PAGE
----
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Epoché: A Journal for the History of Philosophy

Volume 25, Issue 2, Spring 2021

Anne-Marie SchultzOrcid-ID
Pages 401-423

Narrative Tyranny in American Political Discourse and Plato's Republic I
The Possibility of Philosophical and Political Freedom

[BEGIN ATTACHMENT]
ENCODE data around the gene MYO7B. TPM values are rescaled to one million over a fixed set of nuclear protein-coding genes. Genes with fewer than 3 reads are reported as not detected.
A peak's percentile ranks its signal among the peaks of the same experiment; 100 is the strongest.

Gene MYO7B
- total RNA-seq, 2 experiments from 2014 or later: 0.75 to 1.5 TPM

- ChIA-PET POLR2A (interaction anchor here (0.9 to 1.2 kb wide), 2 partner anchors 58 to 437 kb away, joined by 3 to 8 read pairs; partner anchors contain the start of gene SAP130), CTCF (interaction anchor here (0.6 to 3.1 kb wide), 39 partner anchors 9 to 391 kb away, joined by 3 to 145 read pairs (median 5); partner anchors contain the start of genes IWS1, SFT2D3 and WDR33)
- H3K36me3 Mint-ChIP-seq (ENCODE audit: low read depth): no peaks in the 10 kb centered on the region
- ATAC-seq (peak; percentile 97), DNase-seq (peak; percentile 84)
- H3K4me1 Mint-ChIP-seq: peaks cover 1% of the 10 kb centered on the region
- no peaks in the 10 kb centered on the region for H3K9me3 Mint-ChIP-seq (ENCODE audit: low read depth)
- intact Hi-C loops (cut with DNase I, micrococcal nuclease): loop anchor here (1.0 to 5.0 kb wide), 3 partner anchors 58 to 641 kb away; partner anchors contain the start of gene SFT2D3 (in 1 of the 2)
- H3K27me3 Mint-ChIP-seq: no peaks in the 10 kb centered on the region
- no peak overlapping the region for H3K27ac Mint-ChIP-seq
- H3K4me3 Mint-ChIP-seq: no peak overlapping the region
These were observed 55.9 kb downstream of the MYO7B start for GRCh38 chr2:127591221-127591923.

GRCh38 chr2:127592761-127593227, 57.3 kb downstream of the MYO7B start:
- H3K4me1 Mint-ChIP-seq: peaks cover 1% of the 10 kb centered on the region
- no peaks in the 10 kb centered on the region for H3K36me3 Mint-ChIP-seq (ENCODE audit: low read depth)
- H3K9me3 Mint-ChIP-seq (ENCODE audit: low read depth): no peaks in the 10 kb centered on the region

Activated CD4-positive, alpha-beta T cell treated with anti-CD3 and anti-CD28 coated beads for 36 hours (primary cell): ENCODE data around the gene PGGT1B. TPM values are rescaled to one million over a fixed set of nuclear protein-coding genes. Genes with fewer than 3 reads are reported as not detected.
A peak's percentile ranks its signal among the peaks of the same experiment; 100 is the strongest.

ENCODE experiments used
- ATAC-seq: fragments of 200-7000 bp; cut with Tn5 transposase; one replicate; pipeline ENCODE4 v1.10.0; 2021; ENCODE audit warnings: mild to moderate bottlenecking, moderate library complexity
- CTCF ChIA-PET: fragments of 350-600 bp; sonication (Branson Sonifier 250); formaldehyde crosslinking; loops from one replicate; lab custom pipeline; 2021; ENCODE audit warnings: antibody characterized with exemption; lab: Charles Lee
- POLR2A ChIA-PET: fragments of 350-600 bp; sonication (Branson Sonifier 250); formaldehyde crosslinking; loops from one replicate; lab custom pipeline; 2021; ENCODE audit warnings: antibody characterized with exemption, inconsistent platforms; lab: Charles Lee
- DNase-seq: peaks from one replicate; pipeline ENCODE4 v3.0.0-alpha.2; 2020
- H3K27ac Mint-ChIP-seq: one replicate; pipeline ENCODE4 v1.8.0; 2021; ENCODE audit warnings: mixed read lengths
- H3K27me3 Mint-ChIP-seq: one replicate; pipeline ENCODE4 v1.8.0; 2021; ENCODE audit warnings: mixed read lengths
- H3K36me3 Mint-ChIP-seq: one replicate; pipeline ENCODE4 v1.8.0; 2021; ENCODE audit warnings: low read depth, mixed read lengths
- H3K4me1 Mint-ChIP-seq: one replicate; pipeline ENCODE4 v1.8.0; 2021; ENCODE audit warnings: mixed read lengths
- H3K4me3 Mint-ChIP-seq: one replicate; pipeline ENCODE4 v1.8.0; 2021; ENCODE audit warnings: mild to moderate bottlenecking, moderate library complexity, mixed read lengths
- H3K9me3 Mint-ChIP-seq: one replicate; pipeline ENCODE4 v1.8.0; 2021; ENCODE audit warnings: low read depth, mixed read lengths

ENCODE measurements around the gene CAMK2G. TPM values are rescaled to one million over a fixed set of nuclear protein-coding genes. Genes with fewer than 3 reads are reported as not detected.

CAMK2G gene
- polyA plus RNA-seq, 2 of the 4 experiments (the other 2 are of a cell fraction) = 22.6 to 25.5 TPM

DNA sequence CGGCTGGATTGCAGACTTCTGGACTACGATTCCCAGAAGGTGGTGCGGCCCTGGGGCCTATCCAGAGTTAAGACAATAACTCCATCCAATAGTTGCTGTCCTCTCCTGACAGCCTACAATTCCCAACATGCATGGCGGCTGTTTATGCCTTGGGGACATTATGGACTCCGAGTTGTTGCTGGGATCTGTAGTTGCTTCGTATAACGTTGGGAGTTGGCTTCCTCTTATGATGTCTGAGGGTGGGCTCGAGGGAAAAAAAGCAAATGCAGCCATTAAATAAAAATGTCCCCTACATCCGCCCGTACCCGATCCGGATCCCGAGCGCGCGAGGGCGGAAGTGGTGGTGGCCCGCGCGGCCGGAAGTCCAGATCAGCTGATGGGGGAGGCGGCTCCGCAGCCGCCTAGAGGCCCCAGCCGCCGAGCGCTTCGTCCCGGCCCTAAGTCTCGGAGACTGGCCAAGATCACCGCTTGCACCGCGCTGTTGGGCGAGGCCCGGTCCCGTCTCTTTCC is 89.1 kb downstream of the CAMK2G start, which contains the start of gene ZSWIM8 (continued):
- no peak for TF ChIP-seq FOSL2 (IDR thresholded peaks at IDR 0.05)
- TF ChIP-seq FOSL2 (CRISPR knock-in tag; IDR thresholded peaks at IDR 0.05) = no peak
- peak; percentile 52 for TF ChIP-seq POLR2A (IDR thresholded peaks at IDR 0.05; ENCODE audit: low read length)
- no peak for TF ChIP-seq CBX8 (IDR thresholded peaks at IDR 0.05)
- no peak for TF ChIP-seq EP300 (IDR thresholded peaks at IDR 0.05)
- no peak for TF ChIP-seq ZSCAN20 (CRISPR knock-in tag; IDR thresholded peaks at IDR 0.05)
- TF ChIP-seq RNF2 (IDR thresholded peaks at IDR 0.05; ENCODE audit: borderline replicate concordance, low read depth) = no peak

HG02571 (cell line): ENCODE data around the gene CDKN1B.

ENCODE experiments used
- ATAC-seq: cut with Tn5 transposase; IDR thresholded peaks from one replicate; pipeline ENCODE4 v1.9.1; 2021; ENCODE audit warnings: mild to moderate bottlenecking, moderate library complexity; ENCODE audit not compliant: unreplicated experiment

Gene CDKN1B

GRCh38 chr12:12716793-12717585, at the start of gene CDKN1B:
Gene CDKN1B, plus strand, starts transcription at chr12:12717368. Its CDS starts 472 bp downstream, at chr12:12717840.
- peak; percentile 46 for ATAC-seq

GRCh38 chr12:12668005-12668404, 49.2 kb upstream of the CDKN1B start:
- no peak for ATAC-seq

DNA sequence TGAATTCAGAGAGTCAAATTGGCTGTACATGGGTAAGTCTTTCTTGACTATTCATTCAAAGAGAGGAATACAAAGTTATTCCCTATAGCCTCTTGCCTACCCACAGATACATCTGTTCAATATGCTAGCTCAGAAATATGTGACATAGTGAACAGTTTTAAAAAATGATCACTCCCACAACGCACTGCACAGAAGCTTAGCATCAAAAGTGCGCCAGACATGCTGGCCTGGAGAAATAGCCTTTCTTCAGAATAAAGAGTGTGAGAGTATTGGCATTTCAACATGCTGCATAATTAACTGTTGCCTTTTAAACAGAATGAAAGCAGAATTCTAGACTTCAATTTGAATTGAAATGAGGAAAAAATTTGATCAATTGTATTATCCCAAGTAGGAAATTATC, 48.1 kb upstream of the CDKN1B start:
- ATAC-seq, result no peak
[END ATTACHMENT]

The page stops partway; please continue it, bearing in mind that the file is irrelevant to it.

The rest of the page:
This paper begins with a brief examination of the contemporary American political landscape.  I describe three recent events that illustrate how attempts to control the narrative about events that transpired threaten to undermine our shared reality.  I then turn to Book I  of Plato’s Republic to explore the potentially tyrannizing effect of  Socrates’s narrative voice.  I focus on his descriptions of Glaucon, Polemarchus and his slave, and Thrasymachus to show how Plato presents Socrates’s narrative activity as a process that controls how the auditor  understands the events that follow.  I then turn to an alternate understanding of  Socratic narrative which extols its philosophically and politically liberatory possibilities.  I use  my own previous work on  Socratic narrative,  Jill Frank’s  Poetic Justice,  and Rebecca’s LeMoine’s Plato’s Cave  as three examples that emphasize the more positive dimensions of  Socratic narrative. Finally, I  end with a brief exploration of Cornel West’s Democracy Matters, and bell hooks’ works on pedagogy to argue for the possibility a Socratically-informed public space for political discourse.

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